Brown and Portman have long championed the American steel industry and fought to ensure it can compete fairly against some illegal Chinese trade practices and in the international market. In November 2013, in advance of today’s ruling, Brown and Portman wrote their third letter to DOC urging them to protect Ohio-based companies from illegal Chinese OCTG. In December 2012, Brown and Portman led a group of senators in urging DOC to maintain AD and CVD on Chinese steel pipe imports. They also sent a joint letter on this issue in May 2013.

Also in May 2013, Brown and Portman applauded U. S. Steel’s announcement that it would consider expanding its steeling operations in Lorain. Brown’s and Portman’s efforts were vital to ensuring U.S. Steel was provided necessary relief from Chinese steel pipe imports, and as a result, could maintain its facility in Lorain or potentially expand its operations.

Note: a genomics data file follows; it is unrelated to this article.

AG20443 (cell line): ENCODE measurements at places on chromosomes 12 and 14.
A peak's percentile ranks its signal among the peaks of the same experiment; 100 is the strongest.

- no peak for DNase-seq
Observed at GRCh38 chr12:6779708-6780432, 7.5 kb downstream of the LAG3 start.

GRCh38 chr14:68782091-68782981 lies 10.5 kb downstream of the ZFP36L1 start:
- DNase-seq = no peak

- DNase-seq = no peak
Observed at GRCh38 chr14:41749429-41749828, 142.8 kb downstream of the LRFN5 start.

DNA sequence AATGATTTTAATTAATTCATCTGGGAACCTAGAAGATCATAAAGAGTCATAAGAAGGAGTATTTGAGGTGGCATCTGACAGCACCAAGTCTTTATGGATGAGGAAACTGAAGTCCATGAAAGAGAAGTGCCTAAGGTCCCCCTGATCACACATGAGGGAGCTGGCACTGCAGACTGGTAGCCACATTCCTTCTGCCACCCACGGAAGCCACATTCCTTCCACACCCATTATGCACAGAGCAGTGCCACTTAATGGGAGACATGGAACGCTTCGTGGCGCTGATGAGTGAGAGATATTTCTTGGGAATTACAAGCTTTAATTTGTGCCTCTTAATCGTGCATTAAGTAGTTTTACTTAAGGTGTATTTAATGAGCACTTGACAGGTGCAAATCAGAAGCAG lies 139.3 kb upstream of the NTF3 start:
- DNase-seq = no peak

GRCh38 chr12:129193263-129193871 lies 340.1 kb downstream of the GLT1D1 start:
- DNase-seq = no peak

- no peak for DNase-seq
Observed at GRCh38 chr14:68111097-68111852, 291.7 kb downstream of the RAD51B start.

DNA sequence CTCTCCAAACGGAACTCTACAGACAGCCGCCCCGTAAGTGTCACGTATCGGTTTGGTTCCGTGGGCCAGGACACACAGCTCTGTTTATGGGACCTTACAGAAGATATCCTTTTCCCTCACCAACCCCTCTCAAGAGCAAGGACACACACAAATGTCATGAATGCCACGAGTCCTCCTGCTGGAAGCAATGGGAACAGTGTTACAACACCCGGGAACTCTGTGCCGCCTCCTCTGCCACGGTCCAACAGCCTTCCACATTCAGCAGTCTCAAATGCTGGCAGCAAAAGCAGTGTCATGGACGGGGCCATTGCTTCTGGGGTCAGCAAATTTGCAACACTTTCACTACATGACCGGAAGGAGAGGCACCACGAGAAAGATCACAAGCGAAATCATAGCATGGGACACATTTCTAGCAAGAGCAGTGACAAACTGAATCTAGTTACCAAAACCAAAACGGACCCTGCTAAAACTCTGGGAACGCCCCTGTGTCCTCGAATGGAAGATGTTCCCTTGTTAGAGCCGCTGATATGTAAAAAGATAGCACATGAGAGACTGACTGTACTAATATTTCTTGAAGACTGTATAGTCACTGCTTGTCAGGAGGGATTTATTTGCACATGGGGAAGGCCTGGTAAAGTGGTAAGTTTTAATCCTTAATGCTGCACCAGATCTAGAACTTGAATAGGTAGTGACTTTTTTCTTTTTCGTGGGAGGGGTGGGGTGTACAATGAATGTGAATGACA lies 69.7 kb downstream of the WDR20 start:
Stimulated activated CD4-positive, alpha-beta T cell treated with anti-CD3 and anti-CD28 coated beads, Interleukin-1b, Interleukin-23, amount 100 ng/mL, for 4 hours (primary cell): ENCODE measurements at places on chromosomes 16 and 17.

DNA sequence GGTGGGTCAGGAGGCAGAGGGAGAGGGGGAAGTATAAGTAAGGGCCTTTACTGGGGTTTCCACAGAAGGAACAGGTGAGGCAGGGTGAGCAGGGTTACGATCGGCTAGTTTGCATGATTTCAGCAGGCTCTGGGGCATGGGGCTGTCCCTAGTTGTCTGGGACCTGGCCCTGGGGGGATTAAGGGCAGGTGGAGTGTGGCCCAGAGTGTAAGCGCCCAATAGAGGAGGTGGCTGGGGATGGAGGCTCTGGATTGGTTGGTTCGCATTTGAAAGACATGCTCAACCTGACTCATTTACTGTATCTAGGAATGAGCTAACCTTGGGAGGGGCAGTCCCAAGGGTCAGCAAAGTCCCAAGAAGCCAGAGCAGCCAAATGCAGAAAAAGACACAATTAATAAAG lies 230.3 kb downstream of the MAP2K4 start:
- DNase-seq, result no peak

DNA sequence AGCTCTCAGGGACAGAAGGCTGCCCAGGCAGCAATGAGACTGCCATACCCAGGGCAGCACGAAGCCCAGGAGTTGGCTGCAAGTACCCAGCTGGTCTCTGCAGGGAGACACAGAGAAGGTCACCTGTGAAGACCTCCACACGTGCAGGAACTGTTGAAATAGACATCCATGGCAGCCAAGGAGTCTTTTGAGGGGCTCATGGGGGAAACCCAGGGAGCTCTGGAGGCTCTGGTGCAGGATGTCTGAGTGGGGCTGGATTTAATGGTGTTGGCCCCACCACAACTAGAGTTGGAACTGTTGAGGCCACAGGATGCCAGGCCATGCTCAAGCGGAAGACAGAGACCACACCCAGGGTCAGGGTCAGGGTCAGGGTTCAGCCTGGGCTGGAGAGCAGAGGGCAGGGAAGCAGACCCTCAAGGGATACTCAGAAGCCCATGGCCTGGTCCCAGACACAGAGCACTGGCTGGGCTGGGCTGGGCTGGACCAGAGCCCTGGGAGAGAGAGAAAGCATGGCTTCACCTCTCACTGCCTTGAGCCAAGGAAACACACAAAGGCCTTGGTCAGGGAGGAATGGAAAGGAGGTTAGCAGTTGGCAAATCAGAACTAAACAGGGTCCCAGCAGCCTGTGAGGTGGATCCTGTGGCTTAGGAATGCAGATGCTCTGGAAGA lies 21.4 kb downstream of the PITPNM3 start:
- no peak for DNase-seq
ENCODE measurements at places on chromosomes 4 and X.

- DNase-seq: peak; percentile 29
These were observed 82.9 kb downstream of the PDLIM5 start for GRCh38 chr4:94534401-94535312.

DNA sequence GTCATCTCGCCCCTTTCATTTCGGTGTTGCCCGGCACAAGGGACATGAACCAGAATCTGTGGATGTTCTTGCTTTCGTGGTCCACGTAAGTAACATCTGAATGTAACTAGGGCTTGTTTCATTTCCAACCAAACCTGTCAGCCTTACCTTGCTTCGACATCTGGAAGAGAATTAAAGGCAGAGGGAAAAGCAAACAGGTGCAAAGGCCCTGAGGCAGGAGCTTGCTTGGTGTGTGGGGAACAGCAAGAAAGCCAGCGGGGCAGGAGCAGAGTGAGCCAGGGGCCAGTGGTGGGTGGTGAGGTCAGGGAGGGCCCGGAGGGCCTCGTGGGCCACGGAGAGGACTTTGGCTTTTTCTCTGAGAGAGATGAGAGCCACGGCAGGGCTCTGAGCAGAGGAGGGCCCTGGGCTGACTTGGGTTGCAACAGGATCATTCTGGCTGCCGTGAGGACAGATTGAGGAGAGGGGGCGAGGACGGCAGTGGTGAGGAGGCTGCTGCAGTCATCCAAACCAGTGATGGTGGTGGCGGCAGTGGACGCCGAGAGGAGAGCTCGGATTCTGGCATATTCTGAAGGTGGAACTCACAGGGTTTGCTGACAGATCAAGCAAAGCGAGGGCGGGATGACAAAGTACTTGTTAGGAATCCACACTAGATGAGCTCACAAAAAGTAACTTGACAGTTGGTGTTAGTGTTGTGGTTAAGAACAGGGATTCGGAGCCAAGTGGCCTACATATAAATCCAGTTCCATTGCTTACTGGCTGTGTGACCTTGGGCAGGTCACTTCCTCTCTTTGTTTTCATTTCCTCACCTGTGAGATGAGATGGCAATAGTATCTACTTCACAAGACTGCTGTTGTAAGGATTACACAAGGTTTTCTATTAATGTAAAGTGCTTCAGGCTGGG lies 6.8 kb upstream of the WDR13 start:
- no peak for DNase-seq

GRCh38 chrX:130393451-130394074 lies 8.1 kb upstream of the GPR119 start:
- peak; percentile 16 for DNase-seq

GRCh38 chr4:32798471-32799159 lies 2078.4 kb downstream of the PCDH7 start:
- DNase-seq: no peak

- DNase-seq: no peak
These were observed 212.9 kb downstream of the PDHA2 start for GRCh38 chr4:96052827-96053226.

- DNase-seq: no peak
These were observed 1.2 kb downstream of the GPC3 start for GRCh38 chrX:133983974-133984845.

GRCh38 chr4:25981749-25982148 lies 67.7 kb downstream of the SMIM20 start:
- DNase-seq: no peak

The November 2013 letter—led by Brown and Portman—was also signed by Senators Joe Donnelly (D-IN), Amy Klobuchar (D-MN), Carl Levin (D-MI), Al Franken (D-MN), Jeff Sessions (R-AL), Richard Shelby (R-AL), Bob Casey, Jr. (D-PA), Dan Coats (R-IN), Mark Pryor (D-AR), and Debbie Stabenow (D-MI).

That letter can be read in its entirety below:

Monday, November 25, 2013

The Honorable Penny S. Pritzker

Secretary of Commerce

U.S. Department of Commerce

1401 Constitution Avenue, N.W.

Washington, D.C. 20230

Dear Secretary Pritzker:

We are writing to follow up on an issue that continues to be of vital importance to our constituents – namely, the need for continued strong enforcement of the existing antidumping (“AD”) and countervailing duty (“CVD”) orders on oil country tubular goods (“OCTG”) from China.  The orders have provided much needed relief to our industry and workers, who were subjected to massive injury from the influx of dumped and subsidized OCTG from China in 2008 and 2009.